Siem Reap and Tonlé Sap

January 12, 2009 - 7:53 pm 2 Comments

In the morning, we settled the bill with Paul and talked photography before getting a list to the airport. After arriving at the airport, I was relieved to find that the Vietnam Airlines flight does in fact exist.

Doug Says Goodbye to Laos

Take-off on the Fokker 70 was quick and smooth. The stewardess announced that we would be flying at a cruising altitude of 70,000 feet. What is this, a U-2 spy plane?

In the air, we were given a “Refreshing Tissue,” a cold, wet napkin wrapped in single-serving plastic packaging that I guess you’re supposed to use to wipe your face and hands. We’ve had them on all of our Southeast Asian flights. For lunch, we were served a sandwich filled with what I found to be extremely sketchy meat. I don’t know what part of what animal it came from, but it was cut like salami, and each slice was perfectly edged with a ring of fat. I peeled the fat off each piece before eating the sandwich.

The haze cleared as we descended, revealing the flat, brown, watery landscape of Cambodia below. After we landed, the captain come over the speakers.

“Laze and tulman, welcome to Cambodia.”

Doug prepared our tourist visas online, so immigration was a breeze. A tuk-tuk driver was sent from Bousavy, our reserved guest house, to pick us up. He was there holding a sign with my name on it (Doug loves that). His name was Voy, and he was all smiles.

We hopped into Voy’s luxury tuk-tuk and headed into town. The sun was warm and the air was fresh on the way to the guest house. Felt good to be done with the chilliness in Laos. As we left the airport, we passed some magnificently decorated hotels.

Orientation in this town is pretty easy. The airport is west side of town, and there’s a main road into the city center. Our guest house is on that just off that road. A road north from the city center runs to Angkor, and a road south takes you to Tonlé Sap (TAWN-lay SAP), a huge lake in the middle of Cambodia.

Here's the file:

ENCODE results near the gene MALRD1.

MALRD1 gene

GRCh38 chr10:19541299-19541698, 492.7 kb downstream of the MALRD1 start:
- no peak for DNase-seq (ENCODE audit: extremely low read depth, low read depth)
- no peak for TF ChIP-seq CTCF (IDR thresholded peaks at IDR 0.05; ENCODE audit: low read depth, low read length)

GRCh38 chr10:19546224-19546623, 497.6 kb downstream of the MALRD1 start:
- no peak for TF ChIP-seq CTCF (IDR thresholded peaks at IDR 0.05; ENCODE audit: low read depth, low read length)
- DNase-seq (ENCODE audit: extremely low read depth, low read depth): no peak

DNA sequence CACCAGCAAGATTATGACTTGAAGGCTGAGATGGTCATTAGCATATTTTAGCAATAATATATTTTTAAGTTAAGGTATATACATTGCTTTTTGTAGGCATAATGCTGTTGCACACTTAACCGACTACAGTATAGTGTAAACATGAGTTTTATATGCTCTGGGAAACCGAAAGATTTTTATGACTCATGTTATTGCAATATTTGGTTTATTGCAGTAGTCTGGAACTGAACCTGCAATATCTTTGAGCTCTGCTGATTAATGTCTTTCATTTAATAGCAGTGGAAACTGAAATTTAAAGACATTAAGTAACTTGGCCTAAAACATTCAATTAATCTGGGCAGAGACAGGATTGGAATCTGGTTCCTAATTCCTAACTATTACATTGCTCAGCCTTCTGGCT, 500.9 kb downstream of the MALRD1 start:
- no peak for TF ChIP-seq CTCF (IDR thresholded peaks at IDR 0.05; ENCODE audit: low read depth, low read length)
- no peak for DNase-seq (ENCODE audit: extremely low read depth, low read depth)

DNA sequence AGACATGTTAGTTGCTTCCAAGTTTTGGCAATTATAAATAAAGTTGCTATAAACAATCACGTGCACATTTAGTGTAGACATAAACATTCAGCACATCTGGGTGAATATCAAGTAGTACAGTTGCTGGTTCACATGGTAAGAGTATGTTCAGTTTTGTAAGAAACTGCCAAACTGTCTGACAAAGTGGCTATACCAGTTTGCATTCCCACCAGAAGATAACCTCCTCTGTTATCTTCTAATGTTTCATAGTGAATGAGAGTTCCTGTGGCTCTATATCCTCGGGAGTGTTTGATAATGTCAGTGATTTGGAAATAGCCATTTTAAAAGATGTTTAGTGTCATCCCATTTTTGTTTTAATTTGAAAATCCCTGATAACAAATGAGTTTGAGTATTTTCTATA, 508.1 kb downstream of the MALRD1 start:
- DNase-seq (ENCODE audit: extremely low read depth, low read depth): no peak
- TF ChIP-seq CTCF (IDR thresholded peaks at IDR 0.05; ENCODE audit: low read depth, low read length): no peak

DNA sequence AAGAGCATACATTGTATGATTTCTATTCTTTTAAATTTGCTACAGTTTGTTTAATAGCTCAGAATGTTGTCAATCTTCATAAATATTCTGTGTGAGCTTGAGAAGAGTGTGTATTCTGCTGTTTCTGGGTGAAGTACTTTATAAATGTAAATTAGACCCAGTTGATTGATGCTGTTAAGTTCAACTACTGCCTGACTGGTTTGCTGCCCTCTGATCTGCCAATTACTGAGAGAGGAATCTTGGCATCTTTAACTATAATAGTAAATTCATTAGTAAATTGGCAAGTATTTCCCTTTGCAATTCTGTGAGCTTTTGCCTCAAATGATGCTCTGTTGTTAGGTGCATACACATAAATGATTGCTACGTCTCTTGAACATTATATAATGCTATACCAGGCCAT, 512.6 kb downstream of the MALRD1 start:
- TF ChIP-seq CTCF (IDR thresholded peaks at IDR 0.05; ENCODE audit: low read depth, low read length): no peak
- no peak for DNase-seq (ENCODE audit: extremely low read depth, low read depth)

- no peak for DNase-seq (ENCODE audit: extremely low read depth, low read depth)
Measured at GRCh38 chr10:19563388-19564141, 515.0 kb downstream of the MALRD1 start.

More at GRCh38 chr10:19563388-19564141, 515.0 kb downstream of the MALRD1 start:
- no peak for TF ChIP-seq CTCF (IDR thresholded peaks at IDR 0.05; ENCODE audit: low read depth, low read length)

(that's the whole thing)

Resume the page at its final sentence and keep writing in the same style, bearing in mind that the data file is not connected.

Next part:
Bousavy Guest House

At the guest house, Voy checked us in, got us each a milkshake, gave us maps, and helped us lay out our itinerary for our stay in Siem Reap. Very helpful fellow.

The room at Bousavy is pretty good. Doug and I have separate beds (thank goodness). The shower is the same as all the others we’ve had, but the wooden bathroom door has buckled and split, giving the other guy a peep show if he sits in just the right spot (the left side of Doug’s bed).

Had quick traditional Khmer lunch. Despite the hair in my meal (and only the third hair I’ve found in my food on this trip), the green amok fish in a banana leaf was quite delicious.

On request, Voy drove us into town to visit the outdoor markets. The roads are noisy, dusty, just as chaotic as Bangkok. Scooters and tuk-tuks and cars and trucks and vans fight for lane space. Intersections are a free-for-all. I read that lots of people are injured or killed on the roads, but I’m surprised it’s not more. Craziness. Stray chickens and dogs everywhere.

Alley in Siem Reap

Busy Streets of Siem Reap

Buddhas for Sale

The market was filled with table after table of all the crap souvenirs you’d expect to find. All Cambodian men and most women wear long pants. Like Laos, the majority of tourists here are English and Australian. Mostly families and couples.

Then down to Tonlé Sap, where villages of families live in floating houses on the water. The drive through Siem Reap took us out of the city and through bright green rice fields.

Lonely Tree on Highway 63

Voy and Doug in the Tuk-Tuk

Our boat was one of many waiting to take tourists to the floating villages. Doug and I had a boat to ourselves.

Boatman on Tonle? Sap

The floating village was our first look at traditional life that seemed at least a little bit authentic. Photographically, it was fantastic. Kids waved and giggled as we cruised by, others in houses and boats looked at us in curiosity. The people who live in these villages must see a ton of tourists going through there, but they don’t seem jaded or bored with it. And they weren’t hawking souvenirs. There was a natural beauty to that place.

House on Tonle? Sap

Cigarette Guy

Boy at Tonle? Sap

House on Tonle? Sap

Happy Boy at Tonle? Sap

Fisherman at Tonle? Sap

Mouth Full of Food

After the village, we headed out to the open sea to watch the sun set on the water. The ghostly sun disappeared in the haze before it ever touched the horizon.

Boats at Sunset

Sunset Boat Ride

Golden Waters of Tonle? Sap

Glowing Sun Over Tonle? Sap

Boy on the Boat

Family at Tonle? Sap

The Boat Ride Home

Voy seems like a pretty stand-up guy, and his prices seem in line with what people have been paying for similar services on the Internet. He’s offered to be our personal driver for our stay in Siem Reap, and I think we’ll take him up on his offer.

We picked up the Cambodian basics today:

hello : soo is sidai
thank you very much : aw kuhn chih doan
very delicious : chingon na

Off to Pub Street, seemingly the center of nightlife in Siem Reap. Tomorrow, we’re up very early for a day in Angkor.

    2 Responses to “Siem Reap and Tonlé Sap”

  1. Sissi Says:

    If you ever come back to la, I will show you a safer version of that Vietnamese style sandwich without the sketchy meat. It’ll have some fat in it, but it will be a bit more edible.

  2. Jeff Says:

    Sounds great… Although it will probably take a lot for me to come back to LA. 🙂

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